The BBC ran a very interesting feature yesterday about how almost every company you can think of is now exploring social media in some way. Or not. Or doing it badly. It’s a nice primer for when the boss asks what all this social media stuff is about and why is it important?
But the focus area for companies using social media is still circling around the business to consumer (B2C) firms.The BBC article looks at United Airlines, retailers, Starbucks… all firms that are directly used by consumers.
What about the companies who only sell to other companies – or B2B? The consulting firms, the software developers, the business process outsourcing firms? Can they get any realistic benefit from social media in the same way as the B2C companies do?
They can. But not in the same way.
Take the example of an IT supplier, a firm specialised in providing IT infrastructure for example. They might even be focused on a specific industry, like offering IT infrastructure to retailers. That’s a much narrower market to be reaching out to than Coke or Starbucks.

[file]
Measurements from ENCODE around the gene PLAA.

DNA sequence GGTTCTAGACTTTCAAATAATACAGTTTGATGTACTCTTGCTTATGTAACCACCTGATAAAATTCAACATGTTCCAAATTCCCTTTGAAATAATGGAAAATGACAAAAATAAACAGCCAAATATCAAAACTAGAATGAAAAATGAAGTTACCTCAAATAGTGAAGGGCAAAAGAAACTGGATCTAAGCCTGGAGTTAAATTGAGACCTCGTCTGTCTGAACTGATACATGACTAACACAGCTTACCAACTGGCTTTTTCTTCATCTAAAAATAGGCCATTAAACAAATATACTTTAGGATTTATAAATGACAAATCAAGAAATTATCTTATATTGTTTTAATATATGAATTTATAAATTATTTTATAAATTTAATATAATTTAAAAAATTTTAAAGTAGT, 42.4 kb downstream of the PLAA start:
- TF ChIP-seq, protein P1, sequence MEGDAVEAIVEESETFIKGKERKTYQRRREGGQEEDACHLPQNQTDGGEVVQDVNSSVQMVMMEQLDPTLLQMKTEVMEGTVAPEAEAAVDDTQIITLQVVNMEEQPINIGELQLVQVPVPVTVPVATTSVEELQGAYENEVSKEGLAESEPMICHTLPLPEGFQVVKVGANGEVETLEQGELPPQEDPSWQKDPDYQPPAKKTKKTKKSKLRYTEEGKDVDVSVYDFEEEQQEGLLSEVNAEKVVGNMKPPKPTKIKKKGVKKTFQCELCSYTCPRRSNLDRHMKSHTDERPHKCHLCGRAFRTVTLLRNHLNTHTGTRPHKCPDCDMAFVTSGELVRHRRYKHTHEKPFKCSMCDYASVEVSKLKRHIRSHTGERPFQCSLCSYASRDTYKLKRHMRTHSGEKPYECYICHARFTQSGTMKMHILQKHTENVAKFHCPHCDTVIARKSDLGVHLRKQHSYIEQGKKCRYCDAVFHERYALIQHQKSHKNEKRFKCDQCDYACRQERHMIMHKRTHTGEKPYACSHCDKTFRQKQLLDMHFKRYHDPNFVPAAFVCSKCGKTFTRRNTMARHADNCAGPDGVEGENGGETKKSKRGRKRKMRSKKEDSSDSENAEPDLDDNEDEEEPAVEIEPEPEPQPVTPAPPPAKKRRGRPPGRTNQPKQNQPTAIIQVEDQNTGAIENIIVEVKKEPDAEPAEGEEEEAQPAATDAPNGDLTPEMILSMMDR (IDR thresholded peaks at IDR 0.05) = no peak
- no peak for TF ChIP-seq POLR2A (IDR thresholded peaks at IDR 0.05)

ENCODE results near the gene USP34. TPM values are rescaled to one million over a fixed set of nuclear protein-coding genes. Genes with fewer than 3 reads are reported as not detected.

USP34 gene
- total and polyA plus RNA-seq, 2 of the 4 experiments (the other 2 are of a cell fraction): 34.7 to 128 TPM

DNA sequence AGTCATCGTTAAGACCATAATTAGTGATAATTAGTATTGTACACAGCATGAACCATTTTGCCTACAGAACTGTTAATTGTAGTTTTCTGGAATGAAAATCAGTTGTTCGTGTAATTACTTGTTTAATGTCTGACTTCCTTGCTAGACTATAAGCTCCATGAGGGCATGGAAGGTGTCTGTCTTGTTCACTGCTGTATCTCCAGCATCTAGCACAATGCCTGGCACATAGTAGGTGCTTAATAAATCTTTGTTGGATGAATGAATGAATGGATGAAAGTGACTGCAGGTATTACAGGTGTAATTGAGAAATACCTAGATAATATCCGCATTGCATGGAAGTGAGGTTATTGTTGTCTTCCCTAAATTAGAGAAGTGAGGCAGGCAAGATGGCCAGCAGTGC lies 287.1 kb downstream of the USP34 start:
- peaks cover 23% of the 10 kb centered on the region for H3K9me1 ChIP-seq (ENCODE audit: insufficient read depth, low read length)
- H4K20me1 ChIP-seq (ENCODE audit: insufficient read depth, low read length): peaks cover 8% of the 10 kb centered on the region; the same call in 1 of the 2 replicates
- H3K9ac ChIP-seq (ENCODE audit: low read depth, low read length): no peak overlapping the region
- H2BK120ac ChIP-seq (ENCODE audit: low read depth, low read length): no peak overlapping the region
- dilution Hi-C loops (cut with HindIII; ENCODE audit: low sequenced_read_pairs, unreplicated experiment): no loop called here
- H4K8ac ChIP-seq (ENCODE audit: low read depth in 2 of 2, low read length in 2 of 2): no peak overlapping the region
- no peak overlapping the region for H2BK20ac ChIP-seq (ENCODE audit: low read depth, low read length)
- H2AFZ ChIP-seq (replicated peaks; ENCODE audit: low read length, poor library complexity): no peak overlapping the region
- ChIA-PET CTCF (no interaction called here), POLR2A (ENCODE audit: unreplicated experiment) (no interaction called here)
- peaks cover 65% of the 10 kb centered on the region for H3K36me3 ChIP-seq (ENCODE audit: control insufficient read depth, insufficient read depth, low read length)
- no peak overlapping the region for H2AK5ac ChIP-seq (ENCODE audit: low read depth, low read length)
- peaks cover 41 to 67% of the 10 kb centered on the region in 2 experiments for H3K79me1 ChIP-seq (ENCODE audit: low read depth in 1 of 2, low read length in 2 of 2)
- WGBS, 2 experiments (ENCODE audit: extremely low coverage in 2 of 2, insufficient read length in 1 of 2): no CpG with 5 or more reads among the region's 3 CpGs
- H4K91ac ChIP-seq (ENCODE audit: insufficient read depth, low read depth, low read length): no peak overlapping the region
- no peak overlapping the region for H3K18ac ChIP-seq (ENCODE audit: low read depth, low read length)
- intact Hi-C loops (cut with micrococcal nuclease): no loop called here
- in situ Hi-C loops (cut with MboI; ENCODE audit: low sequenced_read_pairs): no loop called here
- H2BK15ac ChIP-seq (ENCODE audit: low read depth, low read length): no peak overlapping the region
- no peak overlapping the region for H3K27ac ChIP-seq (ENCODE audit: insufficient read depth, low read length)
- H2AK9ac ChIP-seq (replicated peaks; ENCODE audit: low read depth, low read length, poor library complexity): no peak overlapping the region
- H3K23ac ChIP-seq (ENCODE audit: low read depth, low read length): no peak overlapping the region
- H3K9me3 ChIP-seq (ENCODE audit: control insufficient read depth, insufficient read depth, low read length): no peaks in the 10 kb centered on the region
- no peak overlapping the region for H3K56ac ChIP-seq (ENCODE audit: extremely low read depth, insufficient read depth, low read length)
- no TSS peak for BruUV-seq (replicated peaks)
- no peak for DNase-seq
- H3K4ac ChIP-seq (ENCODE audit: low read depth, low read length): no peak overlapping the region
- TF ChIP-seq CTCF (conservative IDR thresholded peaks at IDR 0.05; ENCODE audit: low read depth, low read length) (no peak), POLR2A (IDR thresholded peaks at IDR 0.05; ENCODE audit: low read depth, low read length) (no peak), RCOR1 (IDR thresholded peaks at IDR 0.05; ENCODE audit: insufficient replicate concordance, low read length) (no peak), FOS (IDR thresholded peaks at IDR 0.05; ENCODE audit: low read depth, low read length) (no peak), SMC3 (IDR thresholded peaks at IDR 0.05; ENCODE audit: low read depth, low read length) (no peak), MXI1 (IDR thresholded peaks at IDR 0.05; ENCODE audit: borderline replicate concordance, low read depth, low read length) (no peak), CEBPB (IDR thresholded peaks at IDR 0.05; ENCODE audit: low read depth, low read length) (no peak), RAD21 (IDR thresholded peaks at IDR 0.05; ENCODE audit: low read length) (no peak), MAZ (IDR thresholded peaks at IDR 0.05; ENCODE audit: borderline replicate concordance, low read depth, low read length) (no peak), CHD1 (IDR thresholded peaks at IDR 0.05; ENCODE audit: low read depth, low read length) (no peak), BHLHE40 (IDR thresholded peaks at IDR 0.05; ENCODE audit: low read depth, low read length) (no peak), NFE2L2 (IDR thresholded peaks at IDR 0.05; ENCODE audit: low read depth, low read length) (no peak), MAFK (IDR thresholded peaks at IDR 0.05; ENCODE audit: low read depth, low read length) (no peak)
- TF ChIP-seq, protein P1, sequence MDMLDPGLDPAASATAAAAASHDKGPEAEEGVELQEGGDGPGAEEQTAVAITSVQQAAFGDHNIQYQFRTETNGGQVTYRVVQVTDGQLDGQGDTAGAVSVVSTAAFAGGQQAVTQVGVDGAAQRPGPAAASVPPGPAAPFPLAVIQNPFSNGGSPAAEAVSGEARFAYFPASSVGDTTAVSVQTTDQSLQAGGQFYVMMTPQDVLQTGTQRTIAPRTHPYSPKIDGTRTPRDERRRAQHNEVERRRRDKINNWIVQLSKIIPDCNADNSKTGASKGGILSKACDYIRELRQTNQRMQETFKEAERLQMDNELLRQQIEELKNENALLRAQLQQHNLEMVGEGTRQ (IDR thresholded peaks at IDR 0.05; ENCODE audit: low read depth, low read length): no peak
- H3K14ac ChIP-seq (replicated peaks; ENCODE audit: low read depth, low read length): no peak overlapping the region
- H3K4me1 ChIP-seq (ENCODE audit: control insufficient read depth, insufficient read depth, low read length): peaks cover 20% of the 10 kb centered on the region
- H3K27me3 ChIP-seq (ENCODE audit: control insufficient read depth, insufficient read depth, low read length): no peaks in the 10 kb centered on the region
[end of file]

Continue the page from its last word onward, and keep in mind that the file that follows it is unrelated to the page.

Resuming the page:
But with a little thought, even a company like this can benefit by thinking about how they multiply their own contributions into the blogosphere and how they participate in industry conversations online. For example:
- Can they monitor Twitter for conversations around retail technology, and jump into those conversations offering advice or opinion?
- Can they build an online relationship with journalists writing about retail technology?
- Can they provide comment when industry analysts are asking for opinions on specific industry topics?
- Can they offer online advice to the consultants and advisory firms who advise their future potential clients – be nice to the guys who may be recommending you in future?
- Can they just appear to have some thoughts on their own industry by proactively publishing comments or thoughts on current affairs in their own industry?
The technology firm working for retailers is just a hypothetical example – but it shows that companies a world away from Coke, Starbucks, and Vodafone, can also use social media intelligently – if they just think about who they need to influence in their own marketplace.